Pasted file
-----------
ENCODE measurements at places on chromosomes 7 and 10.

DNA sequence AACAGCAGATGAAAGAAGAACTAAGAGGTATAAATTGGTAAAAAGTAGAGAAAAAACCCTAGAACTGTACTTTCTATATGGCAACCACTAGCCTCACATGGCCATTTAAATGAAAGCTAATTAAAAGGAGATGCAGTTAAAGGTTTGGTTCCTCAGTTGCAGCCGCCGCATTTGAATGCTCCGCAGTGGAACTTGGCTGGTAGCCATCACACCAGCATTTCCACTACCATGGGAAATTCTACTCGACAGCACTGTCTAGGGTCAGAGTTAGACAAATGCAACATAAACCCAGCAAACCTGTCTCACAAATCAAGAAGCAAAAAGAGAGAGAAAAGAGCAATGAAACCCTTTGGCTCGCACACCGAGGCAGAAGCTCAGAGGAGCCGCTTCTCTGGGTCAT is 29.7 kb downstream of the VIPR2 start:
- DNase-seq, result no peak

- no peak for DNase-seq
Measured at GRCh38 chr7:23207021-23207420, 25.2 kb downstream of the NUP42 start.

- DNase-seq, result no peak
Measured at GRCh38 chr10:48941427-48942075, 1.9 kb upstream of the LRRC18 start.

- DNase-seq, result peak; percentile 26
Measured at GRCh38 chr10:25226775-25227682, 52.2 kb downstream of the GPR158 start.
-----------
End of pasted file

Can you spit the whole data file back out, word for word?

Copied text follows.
ENCODE measurements at places on chromosomes 7 and 10.

DNA sequence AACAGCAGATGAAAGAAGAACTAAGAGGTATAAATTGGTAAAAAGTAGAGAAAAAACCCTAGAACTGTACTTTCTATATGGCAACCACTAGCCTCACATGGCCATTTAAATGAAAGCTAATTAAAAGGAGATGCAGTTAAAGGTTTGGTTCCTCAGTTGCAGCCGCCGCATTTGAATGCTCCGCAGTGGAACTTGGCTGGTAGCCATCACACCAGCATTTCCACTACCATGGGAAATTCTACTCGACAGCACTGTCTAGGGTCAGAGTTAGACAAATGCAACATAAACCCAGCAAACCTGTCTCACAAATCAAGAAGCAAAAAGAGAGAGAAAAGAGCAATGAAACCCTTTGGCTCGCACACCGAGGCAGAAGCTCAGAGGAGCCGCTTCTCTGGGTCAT is 29.7 kb downstream of the VIPR2 start:
- DNase-seq, result no peak

- no peak for DNase-seq
Measured at GRCh38 chr7:23207021-23207420, 25.2 kb downstream of the NUP42 start.

- DNase-seq, result no peak
Measured at GRCh38 chr10:48941427-48942075, 1.9 kb upstream of the LRRC18 start.

- DNase-seq, result peak; percentile 26
Measured at GRCh38 chr10:25226775-25227682, 52.2 kb downstream of the GPR158 start.